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Limmud Rabbi Smackdown – Video Update

Updated Editor’s Note: Stan Kreis, a regular BJN contributor, took video of this Limmud Colorado panel with Rabbi Gavriel Goldfeder, Rabbi Marc Soloway, and Rabbi Josh Rose, which we link to below.  BJN appreciates Rabbi Soloway’s introductory remarks as well!

Thanks, Stan!

Editor’s Note: One of the participants at Limmud Colorado “live-blogged” the morning discussion among Rabbi Gavriel Goldfeder, Rabbi Marc Soloway, and Rabbi Josh Rose.

We are certain this is not the last we’ve heard in this engaging discussion. However, we are most appreciative to Chaviva Galatz for her diligence in capturing the discussion.  Check it out on her blog, The Kvetching Editor.

If you haven’t met her yet, learn a little about her in this video from Ignite Chanukah. Thanks, Chaviva!

 

About Editor

I'm David Fellows, and I've served as a writer, photographer and/or an editor on my junior high and high school newspapers; the Daily Trojan at USC (where I earned my journalism degree); the student newspaper at the Anderson School at UCLA (where I earned my MBA); and I've written and edited countless business documents and presentations in the ensuing twenty years. I was also a professional photographer from 1978 to 1988 (although you never really stop...). I've been involved Jewishly since my bris and in Boulder since 1995. I'm married to my Executive Director Cheryl, and we have two children, Lauren and Ethan.

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One comment

  1. Thank you Chaviva for your post.

    I certainly don't have many answers when it comes to Judaism, but I'm on an exciting, educational journey.

    My fiancé and I have chosen to work with Rabbi Bahir Davis (Rebahir) for our path toward marriage. He challenges us to think about the meaning of life, and the meaning of Jewish life. In our exercise, I came to redefine my existential understanding of the meaning of life from my initial definition of “the meaning of life is that which you create” to “the meaning of life is how you choose to touch it.” The differences are subtle but powerful. When it comes to Jewish life, if my fiancé and I were the only people left living on earth, would we still be Jewish? The answer can only be yes if we make it that way—if we choose to live a Jewish life and keep any or all aspects of Judaism alive. If we choose not to keep Shabbat, then that tradition dies. If we choose to celebrate Rosh Hashanah, then that tradition stays alive. The metaphor is powerful as we think about what Judaism means to us on a spiritual level, and how we want to pass that to the next generation. What parts of Judaism do I want to keep alive for my children? How do I want to touch their lives?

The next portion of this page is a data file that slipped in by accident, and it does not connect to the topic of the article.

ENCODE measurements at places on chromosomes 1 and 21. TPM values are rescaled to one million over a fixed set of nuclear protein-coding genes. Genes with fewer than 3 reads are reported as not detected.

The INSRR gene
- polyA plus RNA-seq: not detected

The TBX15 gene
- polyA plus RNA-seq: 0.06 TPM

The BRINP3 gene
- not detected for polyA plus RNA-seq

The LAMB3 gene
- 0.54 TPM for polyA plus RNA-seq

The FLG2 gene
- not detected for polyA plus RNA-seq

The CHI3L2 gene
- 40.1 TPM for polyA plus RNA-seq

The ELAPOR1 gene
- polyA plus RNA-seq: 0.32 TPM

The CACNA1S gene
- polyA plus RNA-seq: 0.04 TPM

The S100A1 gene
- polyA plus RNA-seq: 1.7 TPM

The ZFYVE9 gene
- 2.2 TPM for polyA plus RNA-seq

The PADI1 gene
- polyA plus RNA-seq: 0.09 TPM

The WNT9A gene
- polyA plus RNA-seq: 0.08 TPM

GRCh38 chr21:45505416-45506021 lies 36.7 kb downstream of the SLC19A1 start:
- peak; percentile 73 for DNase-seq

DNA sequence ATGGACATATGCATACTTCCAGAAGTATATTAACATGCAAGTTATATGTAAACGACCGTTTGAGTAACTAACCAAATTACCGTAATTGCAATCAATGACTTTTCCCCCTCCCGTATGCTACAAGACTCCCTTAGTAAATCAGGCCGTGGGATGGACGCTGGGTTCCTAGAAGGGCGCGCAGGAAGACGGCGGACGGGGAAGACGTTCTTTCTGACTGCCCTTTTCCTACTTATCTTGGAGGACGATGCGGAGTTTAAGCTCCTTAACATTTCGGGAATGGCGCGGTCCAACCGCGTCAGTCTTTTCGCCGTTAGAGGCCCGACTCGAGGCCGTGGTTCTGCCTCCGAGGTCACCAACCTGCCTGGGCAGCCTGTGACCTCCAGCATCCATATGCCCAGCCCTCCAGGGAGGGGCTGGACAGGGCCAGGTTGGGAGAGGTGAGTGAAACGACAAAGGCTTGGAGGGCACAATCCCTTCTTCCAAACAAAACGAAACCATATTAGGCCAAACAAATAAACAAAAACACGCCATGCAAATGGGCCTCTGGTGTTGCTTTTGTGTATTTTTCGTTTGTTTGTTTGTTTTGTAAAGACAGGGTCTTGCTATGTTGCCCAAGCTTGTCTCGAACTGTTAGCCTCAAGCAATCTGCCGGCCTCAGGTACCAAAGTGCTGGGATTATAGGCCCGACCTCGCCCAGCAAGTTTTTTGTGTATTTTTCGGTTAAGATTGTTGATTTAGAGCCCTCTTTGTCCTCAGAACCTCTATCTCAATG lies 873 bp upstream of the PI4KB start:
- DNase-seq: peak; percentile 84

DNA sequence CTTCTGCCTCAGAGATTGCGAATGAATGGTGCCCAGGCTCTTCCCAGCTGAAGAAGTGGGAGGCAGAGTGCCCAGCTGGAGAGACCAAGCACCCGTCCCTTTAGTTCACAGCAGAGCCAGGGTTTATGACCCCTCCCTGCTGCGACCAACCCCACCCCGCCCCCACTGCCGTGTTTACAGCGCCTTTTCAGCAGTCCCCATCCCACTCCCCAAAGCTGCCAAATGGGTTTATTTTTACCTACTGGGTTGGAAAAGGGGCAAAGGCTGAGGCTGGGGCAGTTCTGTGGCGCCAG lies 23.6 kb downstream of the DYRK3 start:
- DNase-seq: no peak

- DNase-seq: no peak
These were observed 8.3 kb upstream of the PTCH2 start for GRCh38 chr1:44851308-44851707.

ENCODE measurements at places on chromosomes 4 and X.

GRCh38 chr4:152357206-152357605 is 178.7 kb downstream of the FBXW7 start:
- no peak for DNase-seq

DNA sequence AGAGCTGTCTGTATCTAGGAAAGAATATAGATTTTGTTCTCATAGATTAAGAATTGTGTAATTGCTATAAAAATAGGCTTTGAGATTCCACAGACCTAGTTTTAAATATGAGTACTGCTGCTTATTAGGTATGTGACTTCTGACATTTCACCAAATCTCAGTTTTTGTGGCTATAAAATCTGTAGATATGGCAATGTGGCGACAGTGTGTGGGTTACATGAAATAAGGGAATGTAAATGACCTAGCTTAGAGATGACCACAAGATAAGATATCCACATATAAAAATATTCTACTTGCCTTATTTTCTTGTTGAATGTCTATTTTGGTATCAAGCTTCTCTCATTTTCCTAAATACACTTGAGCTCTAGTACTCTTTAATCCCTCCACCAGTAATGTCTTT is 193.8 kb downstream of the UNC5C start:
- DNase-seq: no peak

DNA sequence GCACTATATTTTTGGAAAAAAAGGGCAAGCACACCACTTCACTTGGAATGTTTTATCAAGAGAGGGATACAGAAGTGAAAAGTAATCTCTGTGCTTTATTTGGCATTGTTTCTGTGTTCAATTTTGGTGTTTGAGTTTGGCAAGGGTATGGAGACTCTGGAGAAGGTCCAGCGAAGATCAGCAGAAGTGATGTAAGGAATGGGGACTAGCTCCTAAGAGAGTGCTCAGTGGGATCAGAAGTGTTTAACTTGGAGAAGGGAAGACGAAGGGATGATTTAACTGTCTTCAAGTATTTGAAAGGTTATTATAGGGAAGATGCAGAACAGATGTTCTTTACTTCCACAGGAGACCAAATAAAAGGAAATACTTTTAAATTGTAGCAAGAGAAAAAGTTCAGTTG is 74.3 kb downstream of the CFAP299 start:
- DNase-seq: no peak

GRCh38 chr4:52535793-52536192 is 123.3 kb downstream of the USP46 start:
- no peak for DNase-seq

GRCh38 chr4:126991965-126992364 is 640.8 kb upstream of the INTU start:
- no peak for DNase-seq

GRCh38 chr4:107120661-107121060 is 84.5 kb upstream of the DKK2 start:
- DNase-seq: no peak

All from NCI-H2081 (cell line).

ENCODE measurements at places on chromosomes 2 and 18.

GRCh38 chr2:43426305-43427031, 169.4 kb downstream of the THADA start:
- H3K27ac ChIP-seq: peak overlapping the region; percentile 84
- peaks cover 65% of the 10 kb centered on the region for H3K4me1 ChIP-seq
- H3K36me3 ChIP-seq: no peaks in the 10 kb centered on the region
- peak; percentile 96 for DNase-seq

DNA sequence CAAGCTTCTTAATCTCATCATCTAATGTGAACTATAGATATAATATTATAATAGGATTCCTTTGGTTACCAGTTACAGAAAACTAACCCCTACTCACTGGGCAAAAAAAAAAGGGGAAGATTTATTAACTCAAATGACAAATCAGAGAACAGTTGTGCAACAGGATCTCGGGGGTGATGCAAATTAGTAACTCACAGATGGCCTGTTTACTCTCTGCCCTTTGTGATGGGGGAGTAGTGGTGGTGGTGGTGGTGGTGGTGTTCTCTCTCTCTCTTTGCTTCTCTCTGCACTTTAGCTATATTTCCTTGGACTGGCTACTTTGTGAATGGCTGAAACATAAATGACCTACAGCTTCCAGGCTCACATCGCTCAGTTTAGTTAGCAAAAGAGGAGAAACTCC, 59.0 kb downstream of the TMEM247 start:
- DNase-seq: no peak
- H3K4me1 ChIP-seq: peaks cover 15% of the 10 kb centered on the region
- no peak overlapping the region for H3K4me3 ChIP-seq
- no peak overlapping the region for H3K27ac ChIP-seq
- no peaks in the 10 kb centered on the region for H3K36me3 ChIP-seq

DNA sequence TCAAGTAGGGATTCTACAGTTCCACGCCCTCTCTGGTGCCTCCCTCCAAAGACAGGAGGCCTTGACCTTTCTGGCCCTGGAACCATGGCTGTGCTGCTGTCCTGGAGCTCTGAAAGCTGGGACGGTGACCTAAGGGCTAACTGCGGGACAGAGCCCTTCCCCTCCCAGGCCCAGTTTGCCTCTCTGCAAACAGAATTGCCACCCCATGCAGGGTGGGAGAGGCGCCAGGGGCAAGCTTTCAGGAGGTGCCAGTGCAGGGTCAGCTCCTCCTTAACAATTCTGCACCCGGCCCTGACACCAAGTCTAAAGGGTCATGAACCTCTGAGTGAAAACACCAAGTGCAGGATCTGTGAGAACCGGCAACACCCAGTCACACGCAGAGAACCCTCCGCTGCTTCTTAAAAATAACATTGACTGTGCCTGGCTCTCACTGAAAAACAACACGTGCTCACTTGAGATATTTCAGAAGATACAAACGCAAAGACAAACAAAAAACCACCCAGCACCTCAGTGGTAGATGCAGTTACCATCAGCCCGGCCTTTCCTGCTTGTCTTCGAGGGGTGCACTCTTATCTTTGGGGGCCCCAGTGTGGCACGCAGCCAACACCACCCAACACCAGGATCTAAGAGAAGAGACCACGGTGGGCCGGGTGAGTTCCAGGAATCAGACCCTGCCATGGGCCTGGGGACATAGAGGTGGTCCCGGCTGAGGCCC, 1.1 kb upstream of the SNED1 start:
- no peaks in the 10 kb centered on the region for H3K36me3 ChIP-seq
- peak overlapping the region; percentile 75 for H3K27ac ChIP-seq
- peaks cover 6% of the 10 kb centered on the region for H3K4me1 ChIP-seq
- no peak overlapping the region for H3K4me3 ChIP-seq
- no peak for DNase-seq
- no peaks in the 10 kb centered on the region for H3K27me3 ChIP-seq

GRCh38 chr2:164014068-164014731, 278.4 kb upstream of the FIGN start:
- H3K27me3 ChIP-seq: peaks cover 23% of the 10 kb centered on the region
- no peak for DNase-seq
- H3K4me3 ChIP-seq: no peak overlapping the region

I don’t have all the answers yet. I’m still on my journey, slowing integrating more and more Judaic ritual into my life—and allowing it to evolve organically and symbiotically with what our planet is also yearning for. I’m still learning, and enormously grateful to my friends and leaders Rabbis Rose, Goldfeder, and Soloway.